It was with some relief that the Cape Town Pelagic was given the green light to run on Saturday the 19th of January. While the predictions were for some rather large swell and uncomfortable chop, the wind was predicted to be minimal. As such, we boarded the Destiny in Simon's Town and were soon running through the picturesque False Bay. In the bay we enjoyed the usual coast birds as well and a single White-chinned Petrel before we got to Cape Point.
After taking in the wonderful scenery of the Cape of Good Hope and Cape Point, we started out towards the trawling grounds. The sea condition predictions were on point and we travelled slowly through the rather uncomfortable sea. We were kept entertained by the numerous White-chinned Petrels, Sooty and Cory's Shearwaters. We detoured a few times to inspect some rafts of birds but these all comprised the three species mentioned above. We also enjoyed a flyby from a Northern Giant Petrel at about five miles from the point. Bird diversity was however rather low and we only encountered our first Albatross, an Indian Yellow-nose, at about 14 miles. Soon afterwards we picked out our first Great Shearwater of the day.
By 18 miles there was still no sign of any fishing vessels in the area. We however continued out towards the area known as the Canyon, ever hopeful. We started to see something on the horizon but it was very hard to make out what type of vessel it was due to the large swell. Eventually we could see enough to confirm that it was indeed a stern-trawler! She was trawling away from us to the south west and it seemed to take forever for us to haul her in as we could not go above 10 knots in the conditions. As we neared the vessel the number and diversity of birds began to increase drastically. We soon added Shy Albatross, European and Wilson's Storm Petrels to the ever growing day list.
The trawler, the Freesia, was not processing any fish and was still busy with her first trawl of the day. There were however many birds scattered around the area awaiting the arrival of the net. We started to work through the area and encountered many Atlantic Yellow-nosed and a few Black-browed Albatross. We also managed to pick out Sabine's Gull, Brown (Subantarctic) Skua and a single Great-winged Petrel which gave all on board very good views. When running back up to the Freesia, we located a single Spectacled Petrel on the water but it soon took to the wing and not everyone got to see it. The Freesia started to retrieve her net and we were treated to the spectacle of the numerous birds and seals vying for some of the catch. We also managed to get on to the Spectacled Petrel again as it flew up the wake and past us, giving all on board a great view. Finally, a single Southern Giant Petrel was located just before we had to start with the long run home.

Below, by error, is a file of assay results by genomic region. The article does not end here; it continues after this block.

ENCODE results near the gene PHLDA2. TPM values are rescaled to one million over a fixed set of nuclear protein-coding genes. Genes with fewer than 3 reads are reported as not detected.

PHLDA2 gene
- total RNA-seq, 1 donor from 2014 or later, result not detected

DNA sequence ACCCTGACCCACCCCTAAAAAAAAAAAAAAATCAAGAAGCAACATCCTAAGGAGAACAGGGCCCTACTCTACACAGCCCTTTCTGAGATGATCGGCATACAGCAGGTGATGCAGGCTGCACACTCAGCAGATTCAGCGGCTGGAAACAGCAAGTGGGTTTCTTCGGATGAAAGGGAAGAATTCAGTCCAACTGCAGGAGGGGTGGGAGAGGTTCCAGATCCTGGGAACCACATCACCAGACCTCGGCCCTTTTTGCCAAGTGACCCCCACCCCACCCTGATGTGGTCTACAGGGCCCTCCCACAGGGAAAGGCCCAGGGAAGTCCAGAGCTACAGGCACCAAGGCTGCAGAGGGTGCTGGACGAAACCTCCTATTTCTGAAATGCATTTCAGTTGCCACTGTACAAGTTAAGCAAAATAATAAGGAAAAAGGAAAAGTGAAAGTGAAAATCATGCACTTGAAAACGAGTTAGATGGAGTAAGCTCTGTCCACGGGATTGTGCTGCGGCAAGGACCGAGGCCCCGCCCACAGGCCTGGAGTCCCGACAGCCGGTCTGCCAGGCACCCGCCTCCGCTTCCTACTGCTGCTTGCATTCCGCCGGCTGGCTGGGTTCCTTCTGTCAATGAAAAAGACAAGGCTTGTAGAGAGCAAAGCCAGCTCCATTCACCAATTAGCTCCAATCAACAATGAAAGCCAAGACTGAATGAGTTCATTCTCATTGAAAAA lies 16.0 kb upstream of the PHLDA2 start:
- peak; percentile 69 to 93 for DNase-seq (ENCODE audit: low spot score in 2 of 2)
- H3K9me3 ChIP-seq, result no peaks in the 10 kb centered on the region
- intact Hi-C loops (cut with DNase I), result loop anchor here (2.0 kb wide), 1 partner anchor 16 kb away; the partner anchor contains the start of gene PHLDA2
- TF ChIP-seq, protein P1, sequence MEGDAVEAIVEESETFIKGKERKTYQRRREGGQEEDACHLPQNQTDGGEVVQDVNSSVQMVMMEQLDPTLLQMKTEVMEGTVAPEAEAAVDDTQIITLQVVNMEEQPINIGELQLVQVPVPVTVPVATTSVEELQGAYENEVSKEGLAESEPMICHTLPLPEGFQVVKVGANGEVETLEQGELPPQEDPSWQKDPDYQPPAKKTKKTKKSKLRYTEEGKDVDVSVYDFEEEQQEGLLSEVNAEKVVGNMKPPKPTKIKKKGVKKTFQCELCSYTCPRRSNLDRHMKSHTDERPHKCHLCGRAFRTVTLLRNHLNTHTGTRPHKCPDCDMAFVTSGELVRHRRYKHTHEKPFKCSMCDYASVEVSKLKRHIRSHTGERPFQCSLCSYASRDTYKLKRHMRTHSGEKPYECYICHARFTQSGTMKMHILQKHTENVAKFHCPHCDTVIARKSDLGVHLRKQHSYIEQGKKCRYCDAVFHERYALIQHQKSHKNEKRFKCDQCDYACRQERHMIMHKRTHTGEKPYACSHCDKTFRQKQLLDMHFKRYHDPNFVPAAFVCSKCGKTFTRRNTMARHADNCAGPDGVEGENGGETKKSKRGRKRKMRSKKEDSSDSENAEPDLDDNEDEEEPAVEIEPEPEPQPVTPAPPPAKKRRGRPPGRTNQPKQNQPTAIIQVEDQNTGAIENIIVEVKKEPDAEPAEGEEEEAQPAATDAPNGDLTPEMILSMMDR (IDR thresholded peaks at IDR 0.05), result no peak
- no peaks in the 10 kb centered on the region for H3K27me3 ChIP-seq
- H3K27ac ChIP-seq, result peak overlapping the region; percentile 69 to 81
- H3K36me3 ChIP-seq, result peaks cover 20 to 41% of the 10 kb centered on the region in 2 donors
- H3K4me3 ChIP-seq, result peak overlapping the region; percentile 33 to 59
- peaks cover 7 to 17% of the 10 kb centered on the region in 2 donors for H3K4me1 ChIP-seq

We were now 27 nautical miles from Cape Point but the trip back was in the same direction as the swell so it was a much more comfortable ride. Just inside False Bay we enjoyed our well-deserved lunch before our mandatory stop at Partridge Point. Here we saw all four South African marine cormorant species, namely; Bank, Crowned, Cape and White-breasted.
Pelagic species seen and approximate numbers:
Shy Albatross - c. 40
Black-browed Albatross - 4
Atlantic Yellow-nosed Albatross - c. 20
Indian Yellow-nosed Albatross - 5
Great-winged Petrel - 1
White-chinned Petrel - c. 500
Spectacled Petrel - 1
Cory's Shearwater - c. 200
Great Shearwater - 5
Sooty Shearwater - c. 20
European Storm Petrel - c. 100
Wilson's Storm Petrel - c. 10
Brown (Subantarctic) Skua - 3
Sabine's Gull - c. 10
Cape Fur Seal
A message from Cape Town Pelagics:
A huge thank you to our experienced skippers who are
able to safely lead us to the best birding areas and
skillfully manoeuvre the boat into just the best position
while all on board are busy concentrating on the birds!
Coordinating a pelagic trip over a year in advance
with guests from all across South Africa and different
countries around the world requires an organised office
team. We thank them for their special eye for detail
- and for the sometimes last-minute rearrangements
and frustration if the weather delays the trip to
another day! Our biggest thank-you is to our Cape
Town Pelagics guides who take time out of their work,
often involving seabirds and conservation, and time
away from their families, to provide our guests with
a world-class birding experience. Cape Town Pelagics
donates all it profits to seabirds, and so all the
participants who join the trip make a contribution
towards bird research and conservation - a big thank
you from all of us.
Trip Report by Cape Town Pelagics
guide Cliff Dorse.
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